Thursday, July 3, 2014


As a teacher, I love summer more than most people. That is not to say that I tend to do anything special or consistently engaging. Some summers are filled with camping, hiking, backpacking, and travel. Others are focused on gardening and yard work. And some, like this year, involve spending a lot of money fixing myself and my house.

What's up with me now? Bilateral Plantar Fasciitis that I have been dealing with for almost two years. I am finally dedicating myself to getting my feet better: Physical Therapy, twice daily exercises, lots of stretching, orthotics and birkenstocks, athletic tape, and no going barefoot. I am slowly seeing improvement but I wonder if I will ever be able to wear cute shoes again :(

Next, the house. Ripping up carpet, replacing trim, painting, laying flooring, fixing storm windows, and donating a lot of stuff me and the fam no longer need. It feels so good to lighten the load. Plus, I am very cheap labor. I may not be as highly skilled in carpentry and flooring but I can take my time and do a good job. What is the quote?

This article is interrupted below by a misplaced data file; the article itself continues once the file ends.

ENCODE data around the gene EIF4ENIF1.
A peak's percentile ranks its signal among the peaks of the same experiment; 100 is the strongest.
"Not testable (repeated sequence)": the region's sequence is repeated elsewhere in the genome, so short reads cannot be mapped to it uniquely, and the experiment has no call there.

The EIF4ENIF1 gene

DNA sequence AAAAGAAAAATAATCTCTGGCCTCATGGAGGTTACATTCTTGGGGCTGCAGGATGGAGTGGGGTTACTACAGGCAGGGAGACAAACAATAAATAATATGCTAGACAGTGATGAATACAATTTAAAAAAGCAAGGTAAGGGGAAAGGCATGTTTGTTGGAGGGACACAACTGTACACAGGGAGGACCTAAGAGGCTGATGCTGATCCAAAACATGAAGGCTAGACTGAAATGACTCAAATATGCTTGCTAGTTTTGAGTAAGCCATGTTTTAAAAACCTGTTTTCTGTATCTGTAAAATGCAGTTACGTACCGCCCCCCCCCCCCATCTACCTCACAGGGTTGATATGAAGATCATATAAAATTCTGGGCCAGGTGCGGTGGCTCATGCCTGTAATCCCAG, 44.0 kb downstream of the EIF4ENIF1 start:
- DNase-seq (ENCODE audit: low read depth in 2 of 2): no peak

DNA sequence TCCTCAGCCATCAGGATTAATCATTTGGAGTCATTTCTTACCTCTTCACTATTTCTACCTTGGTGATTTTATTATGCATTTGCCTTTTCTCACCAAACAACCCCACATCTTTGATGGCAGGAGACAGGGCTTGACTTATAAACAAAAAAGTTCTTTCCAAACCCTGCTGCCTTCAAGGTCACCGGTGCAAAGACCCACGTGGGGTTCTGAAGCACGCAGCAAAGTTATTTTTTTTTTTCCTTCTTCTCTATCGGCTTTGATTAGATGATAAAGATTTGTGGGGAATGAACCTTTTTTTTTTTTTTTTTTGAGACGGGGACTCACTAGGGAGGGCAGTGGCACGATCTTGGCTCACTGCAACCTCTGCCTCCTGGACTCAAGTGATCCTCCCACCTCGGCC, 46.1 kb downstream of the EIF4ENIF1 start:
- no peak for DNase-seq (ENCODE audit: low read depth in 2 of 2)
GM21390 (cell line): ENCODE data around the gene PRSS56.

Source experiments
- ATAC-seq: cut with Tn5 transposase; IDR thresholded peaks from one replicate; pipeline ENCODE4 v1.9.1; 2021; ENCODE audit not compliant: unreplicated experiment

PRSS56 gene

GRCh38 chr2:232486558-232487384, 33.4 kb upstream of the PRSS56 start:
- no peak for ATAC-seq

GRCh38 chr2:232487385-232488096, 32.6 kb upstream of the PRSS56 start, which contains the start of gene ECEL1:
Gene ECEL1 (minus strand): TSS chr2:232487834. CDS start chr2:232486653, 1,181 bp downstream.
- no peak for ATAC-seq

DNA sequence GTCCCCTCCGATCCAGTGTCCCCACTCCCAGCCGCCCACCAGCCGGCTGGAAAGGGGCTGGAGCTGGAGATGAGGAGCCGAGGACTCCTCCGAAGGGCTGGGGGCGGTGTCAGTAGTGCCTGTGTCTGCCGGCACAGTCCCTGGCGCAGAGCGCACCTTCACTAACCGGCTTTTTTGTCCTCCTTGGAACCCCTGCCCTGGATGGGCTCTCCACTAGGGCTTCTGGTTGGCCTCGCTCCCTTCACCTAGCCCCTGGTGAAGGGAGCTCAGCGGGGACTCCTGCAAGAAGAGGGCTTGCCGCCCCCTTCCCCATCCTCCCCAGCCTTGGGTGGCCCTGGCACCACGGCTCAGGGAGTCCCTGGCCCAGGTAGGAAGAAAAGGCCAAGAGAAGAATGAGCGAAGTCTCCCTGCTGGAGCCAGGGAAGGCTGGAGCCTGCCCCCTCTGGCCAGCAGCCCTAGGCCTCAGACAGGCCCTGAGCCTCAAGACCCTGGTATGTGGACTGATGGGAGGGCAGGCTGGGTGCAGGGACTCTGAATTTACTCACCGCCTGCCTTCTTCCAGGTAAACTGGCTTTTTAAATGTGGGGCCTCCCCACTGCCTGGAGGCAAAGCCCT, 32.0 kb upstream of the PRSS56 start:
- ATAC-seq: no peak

"Good, fast, cheap: pick any two.
  • You can have good and fast, but it won’t be cheap.
  • You can have good and cheap, but it won’t be fast.
  • You can have fast and cheap, but it won’t be good."    Erwind Frand
All of these very necessary changes come as my oldest gets ready to head off to college -- something that will leave me as a tearful pile of goo in August, right as school is getting started. So how do I plan for that emotional train wreck?

In the next few weeks, I will create order from all this chaos and start planning. Most people don't know this but me and many other teachers out there plan, write, and work on next year's curriculum for several weeks before school starts. No I don't get paid but this time is essential in keeping my sanity, especially during DEVOLSON (, that dreadful time between Labor Day and Thanksgiving...

So, for now, I take a deep breath, work with my hands, and give my brain a break. All too soon, I will be neck deep in kids, parents, and grading.

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